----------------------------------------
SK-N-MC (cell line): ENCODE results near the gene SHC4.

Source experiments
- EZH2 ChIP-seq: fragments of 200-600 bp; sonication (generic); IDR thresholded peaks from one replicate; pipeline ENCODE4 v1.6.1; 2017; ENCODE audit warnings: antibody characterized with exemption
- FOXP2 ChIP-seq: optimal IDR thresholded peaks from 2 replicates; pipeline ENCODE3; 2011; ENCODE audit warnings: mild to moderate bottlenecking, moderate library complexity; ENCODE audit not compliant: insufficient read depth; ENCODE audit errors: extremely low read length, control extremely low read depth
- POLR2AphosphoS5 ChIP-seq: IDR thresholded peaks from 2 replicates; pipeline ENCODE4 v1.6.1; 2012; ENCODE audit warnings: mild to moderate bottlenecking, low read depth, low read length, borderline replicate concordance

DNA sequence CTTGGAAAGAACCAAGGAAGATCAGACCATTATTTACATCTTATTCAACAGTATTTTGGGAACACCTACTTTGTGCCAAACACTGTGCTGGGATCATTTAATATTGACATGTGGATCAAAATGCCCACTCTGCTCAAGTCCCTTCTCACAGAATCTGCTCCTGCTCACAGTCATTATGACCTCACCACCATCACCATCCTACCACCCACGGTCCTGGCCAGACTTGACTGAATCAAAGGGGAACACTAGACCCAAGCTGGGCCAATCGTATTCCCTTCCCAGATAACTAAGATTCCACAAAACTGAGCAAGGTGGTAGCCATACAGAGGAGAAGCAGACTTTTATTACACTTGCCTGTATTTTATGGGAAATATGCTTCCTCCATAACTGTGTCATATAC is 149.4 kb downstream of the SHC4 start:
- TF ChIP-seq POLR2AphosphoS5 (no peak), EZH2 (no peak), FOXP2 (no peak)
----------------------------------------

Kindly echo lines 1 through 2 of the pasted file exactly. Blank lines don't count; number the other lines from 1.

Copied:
SK-N-MC (cell line): ENCODE results near the gene SHC4.

Source experiments